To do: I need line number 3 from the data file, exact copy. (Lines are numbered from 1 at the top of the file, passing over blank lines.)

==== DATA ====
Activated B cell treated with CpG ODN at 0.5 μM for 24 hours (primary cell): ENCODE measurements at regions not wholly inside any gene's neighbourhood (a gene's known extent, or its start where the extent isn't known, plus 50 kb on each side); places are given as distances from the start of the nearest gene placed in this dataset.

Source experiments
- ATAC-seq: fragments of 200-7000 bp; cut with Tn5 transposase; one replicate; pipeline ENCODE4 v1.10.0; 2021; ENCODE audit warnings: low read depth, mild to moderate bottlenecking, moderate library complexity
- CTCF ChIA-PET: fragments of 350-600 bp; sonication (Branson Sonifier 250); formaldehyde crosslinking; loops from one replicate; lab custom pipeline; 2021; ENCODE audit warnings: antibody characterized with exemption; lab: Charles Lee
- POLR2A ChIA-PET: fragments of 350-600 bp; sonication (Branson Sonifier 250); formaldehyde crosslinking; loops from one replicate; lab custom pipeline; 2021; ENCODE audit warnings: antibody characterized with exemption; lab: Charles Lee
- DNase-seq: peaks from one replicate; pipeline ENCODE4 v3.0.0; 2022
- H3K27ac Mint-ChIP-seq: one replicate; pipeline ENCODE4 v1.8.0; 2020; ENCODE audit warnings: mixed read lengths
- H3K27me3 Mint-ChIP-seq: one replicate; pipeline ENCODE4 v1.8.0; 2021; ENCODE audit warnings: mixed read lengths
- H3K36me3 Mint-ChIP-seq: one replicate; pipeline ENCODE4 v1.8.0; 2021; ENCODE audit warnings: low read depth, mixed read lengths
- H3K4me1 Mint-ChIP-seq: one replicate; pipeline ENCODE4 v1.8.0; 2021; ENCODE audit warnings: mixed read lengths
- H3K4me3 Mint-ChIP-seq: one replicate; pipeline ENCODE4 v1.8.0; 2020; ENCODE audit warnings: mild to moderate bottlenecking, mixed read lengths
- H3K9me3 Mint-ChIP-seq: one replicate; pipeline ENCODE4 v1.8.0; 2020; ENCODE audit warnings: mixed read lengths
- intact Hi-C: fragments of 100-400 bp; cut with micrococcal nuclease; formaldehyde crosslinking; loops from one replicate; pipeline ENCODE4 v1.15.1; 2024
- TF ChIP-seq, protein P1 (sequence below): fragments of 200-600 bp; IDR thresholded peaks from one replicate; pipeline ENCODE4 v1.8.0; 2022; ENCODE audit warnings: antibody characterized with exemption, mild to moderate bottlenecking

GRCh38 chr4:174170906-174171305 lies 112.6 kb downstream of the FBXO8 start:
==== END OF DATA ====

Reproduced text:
- ATAC-seq: fragments of 200-7000 bp; cut with Tn5 transposase; one replicate; pipeline ENCODE4 v1.10.0; 2021; ENCODE audit warnings: low read depth, mild to moderate bottlenecking, moderate library complexity